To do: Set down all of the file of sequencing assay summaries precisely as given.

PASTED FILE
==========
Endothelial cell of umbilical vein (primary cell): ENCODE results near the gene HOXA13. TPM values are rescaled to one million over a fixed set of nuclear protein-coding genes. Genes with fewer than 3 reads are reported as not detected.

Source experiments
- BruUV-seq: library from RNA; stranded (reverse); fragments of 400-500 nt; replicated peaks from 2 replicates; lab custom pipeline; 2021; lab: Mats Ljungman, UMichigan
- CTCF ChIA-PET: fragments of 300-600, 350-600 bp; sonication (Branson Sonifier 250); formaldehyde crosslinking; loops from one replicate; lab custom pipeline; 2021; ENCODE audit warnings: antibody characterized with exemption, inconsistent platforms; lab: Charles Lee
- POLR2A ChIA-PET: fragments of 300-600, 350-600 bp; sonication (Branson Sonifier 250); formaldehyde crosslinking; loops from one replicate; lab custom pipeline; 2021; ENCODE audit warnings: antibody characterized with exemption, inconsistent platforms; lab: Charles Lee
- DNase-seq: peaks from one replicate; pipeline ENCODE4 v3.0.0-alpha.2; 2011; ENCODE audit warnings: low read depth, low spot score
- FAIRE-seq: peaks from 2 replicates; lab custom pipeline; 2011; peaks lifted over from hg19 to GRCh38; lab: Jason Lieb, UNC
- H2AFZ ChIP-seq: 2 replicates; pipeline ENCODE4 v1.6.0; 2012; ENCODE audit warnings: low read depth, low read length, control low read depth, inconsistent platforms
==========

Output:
Endothelial cell of umbilical vein (primary cell): ENCODE results near the gene HOXA13. TPM values are rescaled to one million over a fixed set of nuclear protein-coding genes. Genes with fewer than 3 reads are reported as not detected.

Source experiments
- BruUV-seq: library from RNA; stranded (reverse); fragments of 400-500 nt; replicated peaks from 2 replicates; lab custom pipeline; 2021; lab: Mats Ljungman, UMichigan
- CTCF ChIA-PET: fragments of 300-600, 350-600 bp; sonication (Branson Sonifier 250); formaldehyde crosslinking; loops from one replicate; lab custom pipeline; 2021; ENCODE audit warnings: antibody characterized with exemption, inconsistent platforms; lab: Charles Lee
- POLR2A ChIA-PET: fragments of 300-600, 350-600 bp; sonication (Branson Sonifier 250); formaldehyde crosslinking; loops from one replicate; lab custom pipeline; 2021; ENCODE audit warnings: antibody characterized with exemption, inconsistent platforms; lab: Charles Lee
- DNase-seq: peaks from one replicate; pipeline ENCODE4 v3.0.0-alpha.2; 2011; ENCODE audit warnings: low read depth, low spot score
- FAIRE-seq: peaks from 2 replicates; lab custom pipeline; 2011; peaks lifted over from hg19 to GRCh38; lab: Jason Lieb, UNC
- H2AFZ ChIP-seq: 2 replicates; pipeline ENCODE4 v1.6.0; 2012; ENCODE audit warnings: low read depth, low read length, control low read depth, inconsistent platforms